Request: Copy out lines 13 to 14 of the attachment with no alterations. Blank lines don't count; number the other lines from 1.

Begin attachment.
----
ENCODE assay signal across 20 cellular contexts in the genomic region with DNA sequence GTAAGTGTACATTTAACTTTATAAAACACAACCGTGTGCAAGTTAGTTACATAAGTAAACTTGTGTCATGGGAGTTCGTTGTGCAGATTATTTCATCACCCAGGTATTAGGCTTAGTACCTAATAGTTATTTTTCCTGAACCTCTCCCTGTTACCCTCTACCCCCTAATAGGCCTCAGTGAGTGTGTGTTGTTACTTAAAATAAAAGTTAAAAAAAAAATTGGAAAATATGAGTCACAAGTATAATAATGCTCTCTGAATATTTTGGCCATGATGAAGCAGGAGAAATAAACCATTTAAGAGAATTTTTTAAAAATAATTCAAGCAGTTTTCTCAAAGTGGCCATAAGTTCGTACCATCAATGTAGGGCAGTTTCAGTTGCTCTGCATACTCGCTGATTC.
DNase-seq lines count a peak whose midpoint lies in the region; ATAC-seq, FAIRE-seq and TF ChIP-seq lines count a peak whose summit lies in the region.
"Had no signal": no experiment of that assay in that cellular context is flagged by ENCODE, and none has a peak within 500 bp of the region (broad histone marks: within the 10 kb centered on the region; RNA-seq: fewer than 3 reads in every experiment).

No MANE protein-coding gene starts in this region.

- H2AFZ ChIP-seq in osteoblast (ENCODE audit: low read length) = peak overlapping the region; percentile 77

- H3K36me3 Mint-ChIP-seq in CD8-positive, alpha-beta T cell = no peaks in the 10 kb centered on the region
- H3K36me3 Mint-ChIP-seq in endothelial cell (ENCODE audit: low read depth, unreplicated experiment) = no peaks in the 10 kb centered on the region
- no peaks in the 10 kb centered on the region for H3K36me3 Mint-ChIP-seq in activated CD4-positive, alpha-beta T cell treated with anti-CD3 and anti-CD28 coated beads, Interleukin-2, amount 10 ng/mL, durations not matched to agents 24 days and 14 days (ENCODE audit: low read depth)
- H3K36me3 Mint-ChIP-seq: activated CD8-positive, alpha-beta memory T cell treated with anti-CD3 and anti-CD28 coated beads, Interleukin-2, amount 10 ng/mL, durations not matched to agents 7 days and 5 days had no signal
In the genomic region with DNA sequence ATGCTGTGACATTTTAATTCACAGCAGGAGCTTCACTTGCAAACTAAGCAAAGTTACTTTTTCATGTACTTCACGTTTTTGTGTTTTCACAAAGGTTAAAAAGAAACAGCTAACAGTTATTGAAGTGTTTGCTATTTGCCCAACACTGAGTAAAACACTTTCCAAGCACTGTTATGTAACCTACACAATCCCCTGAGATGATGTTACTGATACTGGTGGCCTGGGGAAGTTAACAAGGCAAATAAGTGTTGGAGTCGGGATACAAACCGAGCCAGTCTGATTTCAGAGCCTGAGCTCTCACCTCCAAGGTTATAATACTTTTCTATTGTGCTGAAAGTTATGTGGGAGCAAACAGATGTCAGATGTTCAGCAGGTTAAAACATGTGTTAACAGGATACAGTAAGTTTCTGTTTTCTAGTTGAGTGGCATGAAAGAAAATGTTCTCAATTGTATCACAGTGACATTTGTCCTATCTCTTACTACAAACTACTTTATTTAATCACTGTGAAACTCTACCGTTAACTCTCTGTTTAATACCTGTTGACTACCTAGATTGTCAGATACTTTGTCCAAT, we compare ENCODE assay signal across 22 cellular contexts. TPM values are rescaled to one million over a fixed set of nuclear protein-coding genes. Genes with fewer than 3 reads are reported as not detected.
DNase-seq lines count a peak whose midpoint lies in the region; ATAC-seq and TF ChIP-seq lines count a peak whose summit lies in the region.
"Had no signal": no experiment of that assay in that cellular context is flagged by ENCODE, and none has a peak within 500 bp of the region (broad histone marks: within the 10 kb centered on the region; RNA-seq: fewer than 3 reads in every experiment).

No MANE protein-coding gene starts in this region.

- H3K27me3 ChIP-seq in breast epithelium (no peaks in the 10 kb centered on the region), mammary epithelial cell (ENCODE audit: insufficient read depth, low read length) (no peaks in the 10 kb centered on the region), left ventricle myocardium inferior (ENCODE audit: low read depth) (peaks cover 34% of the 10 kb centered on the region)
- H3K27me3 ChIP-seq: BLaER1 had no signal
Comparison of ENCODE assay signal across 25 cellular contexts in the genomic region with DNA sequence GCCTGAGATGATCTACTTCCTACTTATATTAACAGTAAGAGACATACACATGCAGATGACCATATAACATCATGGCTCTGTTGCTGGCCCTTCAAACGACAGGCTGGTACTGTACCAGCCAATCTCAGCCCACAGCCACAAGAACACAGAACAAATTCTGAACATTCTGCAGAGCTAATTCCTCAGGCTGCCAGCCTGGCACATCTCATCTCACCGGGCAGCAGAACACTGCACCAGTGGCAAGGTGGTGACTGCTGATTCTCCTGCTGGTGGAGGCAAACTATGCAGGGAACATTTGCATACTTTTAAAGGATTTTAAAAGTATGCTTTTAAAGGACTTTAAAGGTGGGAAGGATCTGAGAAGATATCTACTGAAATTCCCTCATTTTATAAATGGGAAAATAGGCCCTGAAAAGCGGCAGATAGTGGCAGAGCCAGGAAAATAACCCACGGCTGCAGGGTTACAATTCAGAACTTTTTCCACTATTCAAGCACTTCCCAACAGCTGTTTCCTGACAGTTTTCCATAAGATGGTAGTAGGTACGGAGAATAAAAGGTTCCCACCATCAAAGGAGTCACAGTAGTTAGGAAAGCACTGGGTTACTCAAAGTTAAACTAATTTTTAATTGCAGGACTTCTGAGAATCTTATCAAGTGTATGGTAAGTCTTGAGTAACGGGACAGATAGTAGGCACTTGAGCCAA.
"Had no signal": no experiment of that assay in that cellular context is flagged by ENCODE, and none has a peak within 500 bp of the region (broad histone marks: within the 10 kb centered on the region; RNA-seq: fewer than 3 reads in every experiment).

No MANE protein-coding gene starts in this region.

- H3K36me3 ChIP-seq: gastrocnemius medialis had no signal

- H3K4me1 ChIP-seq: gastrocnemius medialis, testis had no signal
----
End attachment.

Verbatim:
No MANE protein-coding gene starts in this region.

- H3K27me3 ChIP-seq in breast epithelium (no peaks in the 10 kb centered on the region), mammary epithelial cell (ENCODE audit: insufficient read depth, low read length) (no peaks in the 10 kb centered on the region), left ventricle myocardium inferior (ENCODE audit: low read depth) (peaks cover 34% of the 10 kb centered on the region)